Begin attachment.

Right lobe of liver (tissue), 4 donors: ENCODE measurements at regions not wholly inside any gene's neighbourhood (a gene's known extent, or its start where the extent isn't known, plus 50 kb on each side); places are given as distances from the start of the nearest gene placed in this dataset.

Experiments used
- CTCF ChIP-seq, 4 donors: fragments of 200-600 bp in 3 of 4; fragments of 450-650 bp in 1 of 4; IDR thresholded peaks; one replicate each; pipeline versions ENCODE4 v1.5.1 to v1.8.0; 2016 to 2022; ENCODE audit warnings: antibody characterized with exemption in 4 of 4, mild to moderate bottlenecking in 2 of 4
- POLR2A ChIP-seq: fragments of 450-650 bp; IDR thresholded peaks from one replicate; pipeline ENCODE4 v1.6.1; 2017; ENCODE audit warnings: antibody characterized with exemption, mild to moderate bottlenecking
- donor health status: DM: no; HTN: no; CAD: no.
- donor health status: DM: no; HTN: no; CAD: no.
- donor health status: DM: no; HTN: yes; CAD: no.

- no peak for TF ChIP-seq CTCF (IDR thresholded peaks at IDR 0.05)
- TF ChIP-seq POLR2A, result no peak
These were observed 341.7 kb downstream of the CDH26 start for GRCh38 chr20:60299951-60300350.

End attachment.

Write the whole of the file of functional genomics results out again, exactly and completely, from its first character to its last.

Right lobe of liver (tissue), 4 donors: ENCODE measurements at regions not wholly inside any gene's neighbourhood (a gene's known extent, or its start where the extent isn't known, plus 50 kb on each side); places are given as distances from the start of the nearest gene placed in this dataset.

Experiments used
- CTCF ChIP-seq, 4 donors: fragments of 200-600 bp in 3 of 4; fragments of 450-650 bp in 1 of 4; IDR thresholded peaks; one replicate each; pipeline versions ENCODE4 v1.5.1 to v1.8.0; 2016 to 2022; ENCODE audit warnings: antibody characterized with exemption in 4 of 4, mild to moderate bottlenecking in 2 of 4
- POLR2A ChIP-seq: fragments of 450-650 bp; IDR thresholded peaks from one replicate; pipeline ENCODE4 v1.6.1; 2017; ENCODE audit warnings: antibody characterized with exemption, mild to moderate bottlenecking
- donor health status: DM: no; HTN: no; CAD: no.
- donor health status: DM: no; HTN: no; CAD: no.
- donor health status: DM: no; HTN: yes; CAD: no.

- no peak for TF ChIP-seq CTCF (IDR thresholded peaks at IDR 0.05)
- TF ChIP-seq POLR2A, result no peak
These were observed 341.7 kb downstream of the CDH26 start for GRCh38 chr20:60299951-60300350.